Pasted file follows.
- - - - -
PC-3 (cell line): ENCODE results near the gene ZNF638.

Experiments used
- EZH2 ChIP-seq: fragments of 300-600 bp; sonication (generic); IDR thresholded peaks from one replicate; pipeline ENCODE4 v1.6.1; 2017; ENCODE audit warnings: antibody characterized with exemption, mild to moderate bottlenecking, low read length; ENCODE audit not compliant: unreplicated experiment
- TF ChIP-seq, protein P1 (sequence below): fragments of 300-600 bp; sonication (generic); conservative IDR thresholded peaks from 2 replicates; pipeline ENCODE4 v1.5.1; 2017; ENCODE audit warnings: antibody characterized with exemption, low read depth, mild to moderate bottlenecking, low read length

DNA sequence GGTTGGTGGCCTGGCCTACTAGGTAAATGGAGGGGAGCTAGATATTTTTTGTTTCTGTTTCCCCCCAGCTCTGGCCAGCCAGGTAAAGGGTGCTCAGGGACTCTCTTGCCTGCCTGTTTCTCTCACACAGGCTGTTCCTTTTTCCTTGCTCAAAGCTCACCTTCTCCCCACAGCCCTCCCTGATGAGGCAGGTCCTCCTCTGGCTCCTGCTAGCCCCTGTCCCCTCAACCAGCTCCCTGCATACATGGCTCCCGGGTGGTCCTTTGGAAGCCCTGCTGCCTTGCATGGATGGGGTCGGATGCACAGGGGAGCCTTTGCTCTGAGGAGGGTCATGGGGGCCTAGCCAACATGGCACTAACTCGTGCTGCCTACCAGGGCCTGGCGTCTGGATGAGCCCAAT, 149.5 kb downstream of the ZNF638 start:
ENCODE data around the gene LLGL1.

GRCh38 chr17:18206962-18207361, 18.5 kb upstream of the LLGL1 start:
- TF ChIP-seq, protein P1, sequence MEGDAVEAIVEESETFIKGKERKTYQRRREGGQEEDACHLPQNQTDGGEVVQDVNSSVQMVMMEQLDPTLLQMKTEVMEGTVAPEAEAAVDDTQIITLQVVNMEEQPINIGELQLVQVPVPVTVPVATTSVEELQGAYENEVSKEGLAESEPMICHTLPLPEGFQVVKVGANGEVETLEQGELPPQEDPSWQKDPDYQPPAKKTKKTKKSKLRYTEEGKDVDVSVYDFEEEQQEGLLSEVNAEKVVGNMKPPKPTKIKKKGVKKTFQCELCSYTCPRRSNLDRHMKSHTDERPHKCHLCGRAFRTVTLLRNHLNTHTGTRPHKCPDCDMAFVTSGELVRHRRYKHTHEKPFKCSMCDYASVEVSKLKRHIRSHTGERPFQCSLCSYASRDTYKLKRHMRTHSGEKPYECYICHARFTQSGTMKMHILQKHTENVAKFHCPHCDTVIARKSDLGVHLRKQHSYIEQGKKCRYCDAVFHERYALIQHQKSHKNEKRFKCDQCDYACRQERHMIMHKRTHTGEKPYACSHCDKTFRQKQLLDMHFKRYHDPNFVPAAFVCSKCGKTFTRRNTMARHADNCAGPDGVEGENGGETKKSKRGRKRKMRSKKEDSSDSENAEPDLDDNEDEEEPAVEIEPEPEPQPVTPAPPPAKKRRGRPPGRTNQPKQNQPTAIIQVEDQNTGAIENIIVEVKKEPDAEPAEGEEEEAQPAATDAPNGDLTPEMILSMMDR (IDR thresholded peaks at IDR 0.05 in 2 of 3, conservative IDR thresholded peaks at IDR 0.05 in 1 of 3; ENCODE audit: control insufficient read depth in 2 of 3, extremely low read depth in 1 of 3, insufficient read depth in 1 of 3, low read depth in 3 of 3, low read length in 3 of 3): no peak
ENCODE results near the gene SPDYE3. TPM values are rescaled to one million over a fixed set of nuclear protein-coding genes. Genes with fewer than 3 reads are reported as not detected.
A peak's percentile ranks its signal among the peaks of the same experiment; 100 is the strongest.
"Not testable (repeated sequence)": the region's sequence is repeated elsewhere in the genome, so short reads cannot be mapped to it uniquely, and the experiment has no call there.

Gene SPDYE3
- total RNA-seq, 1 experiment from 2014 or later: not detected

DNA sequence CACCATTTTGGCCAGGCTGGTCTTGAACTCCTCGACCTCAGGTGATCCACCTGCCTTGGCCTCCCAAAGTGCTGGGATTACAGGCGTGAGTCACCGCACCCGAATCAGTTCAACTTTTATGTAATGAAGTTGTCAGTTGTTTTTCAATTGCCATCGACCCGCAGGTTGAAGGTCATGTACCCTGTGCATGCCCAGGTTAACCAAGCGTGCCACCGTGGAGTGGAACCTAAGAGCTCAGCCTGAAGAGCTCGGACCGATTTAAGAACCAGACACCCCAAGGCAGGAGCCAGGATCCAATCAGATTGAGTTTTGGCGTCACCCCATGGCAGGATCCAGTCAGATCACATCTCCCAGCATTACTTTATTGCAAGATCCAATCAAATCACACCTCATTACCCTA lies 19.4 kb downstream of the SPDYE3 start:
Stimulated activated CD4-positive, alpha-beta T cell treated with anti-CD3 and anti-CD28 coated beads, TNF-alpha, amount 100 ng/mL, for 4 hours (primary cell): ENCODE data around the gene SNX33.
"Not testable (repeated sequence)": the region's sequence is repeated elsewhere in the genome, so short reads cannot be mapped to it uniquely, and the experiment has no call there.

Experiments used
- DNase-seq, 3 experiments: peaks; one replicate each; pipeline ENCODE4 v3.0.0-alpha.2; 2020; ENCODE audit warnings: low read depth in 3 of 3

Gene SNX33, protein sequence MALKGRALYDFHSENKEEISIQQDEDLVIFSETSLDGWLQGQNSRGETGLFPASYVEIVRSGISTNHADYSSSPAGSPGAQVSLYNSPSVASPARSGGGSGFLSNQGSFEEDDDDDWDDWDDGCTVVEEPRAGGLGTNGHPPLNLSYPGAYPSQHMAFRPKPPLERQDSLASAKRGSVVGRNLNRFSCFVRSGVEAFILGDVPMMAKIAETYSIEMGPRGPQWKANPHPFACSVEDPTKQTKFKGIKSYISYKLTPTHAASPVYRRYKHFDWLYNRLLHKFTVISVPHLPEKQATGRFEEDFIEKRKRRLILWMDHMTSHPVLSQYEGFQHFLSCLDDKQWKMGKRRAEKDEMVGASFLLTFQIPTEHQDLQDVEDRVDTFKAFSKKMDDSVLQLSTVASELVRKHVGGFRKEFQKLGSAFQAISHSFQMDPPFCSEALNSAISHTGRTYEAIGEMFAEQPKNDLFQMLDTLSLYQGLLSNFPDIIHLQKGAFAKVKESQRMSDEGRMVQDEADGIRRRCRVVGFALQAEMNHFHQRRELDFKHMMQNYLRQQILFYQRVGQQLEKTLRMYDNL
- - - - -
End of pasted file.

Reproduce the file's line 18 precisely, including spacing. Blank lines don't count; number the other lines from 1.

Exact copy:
- DNase-seq, 3 experiments: peaks; one replicate each; pipeline ENCODE4 v3.0.0-alpha.2; 2020; ENCODE audit warnings: low read depth in 3 of 3